Sizing Cannondales, a range of road bikes known for quality and innovative design, involves standard sizing techniques as well as Cannondale-specific adjustments. Cannondales tend to have longer top tubes than other manufacturers, such that a 50 cm Cannondale frame tends to differ slightly from a 50 cm Trek, Specialized or Gary Fisher bicycle, notes Simone Jowett, manager of the Bike Doctor of Linthicum, a Maryland independent bike retailer. Longer top tubes mean that Cannondales need sizing modifications for short-torso riders.
Take your inseam measurement to arrive at a general frame size. Stand against a wall with a book between your legs pressed firmly against your crotch, to simulate the pressure of a bike seat. Have a friend measure from the floor up to the top of the book using a tape measure.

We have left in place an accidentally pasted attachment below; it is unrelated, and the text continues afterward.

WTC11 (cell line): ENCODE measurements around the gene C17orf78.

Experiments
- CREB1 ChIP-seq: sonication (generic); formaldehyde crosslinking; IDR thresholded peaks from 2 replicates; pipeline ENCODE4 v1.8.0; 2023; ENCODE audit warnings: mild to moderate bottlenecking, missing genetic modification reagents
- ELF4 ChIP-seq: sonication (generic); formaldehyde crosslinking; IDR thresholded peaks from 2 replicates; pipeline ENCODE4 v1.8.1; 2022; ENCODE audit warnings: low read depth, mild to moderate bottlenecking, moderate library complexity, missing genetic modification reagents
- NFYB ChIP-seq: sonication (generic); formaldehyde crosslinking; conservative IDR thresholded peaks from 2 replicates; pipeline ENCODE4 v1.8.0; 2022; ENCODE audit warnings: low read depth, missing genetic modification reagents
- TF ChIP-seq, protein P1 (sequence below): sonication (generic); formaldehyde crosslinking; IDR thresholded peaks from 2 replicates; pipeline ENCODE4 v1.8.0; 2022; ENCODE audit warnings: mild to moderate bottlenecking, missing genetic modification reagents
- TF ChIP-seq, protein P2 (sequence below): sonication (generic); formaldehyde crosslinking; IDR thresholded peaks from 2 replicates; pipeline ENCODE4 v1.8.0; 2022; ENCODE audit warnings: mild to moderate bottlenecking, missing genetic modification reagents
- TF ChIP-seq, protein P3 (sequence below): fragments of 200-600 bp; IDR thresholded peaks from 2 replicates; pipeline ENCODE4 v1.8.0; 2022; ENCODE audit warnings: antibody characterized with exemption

Convert the result from inches into centimeters by multiplying by 2.54 and rounding the result. An inseam of 29 inches, for example, converts to 74 cm.
Multiply your inseam by 0.67 to get an estimated frame size, which is based on the length of the seat tube. For this example of an inseam of 74 cm, the approximate frame size would be 49 cm.
Mount a Cannondale road bike model in the estimated frame size on a stand at an independent bicycle retailer so the staff can evaluate whether you have a good fit based on a long torso or need to go down a size based on a short torso. Have the staff look at your reach toward the handlebars and make fine adjustments to the handlebar stem length and the seat height.
Ride the adjusted Cannondale road bike to check the size and the adjustments and check if the bike feels comfortable. Ask the bike fitter to ride with you to check the angle of your torso and arms and to discuss any possible changes.